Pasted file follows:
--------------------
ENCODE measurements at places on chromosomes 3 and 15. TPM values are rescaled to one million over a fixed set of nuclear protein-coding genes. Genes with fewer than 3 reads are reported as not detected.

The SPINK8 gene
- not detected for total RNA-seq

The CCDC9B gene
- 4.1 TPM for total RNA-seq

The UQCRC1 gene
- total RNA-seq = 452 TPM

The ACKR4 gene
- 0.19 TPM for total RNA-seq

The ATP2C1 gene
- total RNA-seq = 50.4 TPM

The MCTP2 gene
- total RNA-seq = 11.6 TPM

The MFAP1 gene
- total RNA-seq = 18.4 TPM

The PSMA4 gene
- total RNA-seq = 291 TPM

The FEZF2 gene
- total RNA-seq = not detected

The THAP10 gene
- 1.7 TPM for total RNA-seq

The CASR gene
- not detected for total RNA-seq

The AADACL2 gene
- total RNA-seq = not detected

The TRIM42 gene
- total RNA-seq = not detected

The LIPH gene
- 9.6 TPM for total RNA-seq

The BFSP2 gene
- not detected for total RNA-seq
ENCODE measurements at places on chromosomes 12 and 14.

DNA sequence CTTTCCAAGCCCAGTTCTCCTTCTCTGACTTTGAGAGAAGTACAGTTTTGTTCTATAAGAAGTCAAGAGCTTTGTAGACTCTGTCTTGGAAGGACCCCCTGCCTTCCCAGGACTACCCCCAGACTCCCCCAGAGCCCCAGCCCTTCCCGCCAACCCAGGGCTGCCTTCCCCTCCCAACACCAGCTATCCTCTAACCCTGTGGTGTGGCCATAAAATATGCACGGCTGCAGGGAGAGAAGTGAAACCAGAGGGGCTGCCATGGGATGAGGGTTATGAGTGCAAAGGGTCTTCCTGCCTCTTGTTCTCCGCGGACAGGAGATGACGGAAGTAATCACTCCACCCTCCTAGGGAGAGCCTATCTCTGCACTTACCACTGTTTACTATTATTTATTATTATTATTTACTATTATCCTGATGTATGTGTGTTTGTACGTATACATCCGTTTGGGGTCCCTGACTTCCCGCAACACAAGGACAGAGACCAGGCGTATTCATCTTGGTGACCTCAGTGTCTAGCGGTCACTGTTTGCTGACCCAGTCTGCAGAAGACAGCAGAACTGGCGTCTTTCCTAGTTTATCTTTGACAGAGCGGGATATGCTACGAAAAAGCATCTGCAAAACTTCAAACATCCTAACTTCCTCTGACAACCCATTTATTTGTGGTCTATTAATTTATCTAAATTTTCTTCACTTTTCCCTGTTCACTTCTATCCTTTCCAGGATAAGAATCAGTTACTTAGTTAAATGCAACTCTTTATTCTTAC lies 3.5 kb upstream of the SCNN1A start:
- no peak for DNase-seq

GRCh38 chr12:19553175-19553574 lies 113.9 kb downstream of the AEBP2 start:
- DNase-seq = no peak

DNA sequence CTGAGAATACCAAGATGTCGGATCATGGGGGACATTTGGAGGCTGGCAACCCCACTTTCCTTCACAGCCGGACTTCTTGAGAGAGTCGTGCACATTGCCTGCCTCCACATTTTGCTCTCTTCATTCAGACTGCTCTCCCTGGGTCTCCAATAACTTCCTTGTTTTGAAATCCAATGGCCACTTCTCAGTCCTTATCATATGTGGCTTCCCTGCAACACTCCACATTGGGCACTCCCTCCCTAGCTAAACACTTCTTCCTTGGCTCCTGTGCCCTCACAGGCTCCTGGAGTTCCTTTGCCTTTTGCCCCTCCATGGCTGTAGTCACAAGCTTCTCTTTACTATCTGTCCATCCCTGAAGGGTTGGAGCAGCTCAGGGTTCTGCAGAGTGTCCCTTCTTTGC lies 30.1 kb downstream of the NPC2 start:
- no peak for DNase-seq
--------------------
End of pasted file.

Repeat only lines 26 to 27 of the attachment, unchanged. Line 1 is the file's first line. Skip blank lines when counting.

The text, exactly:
The TRIM42 gene
- total RNA-seq = not detected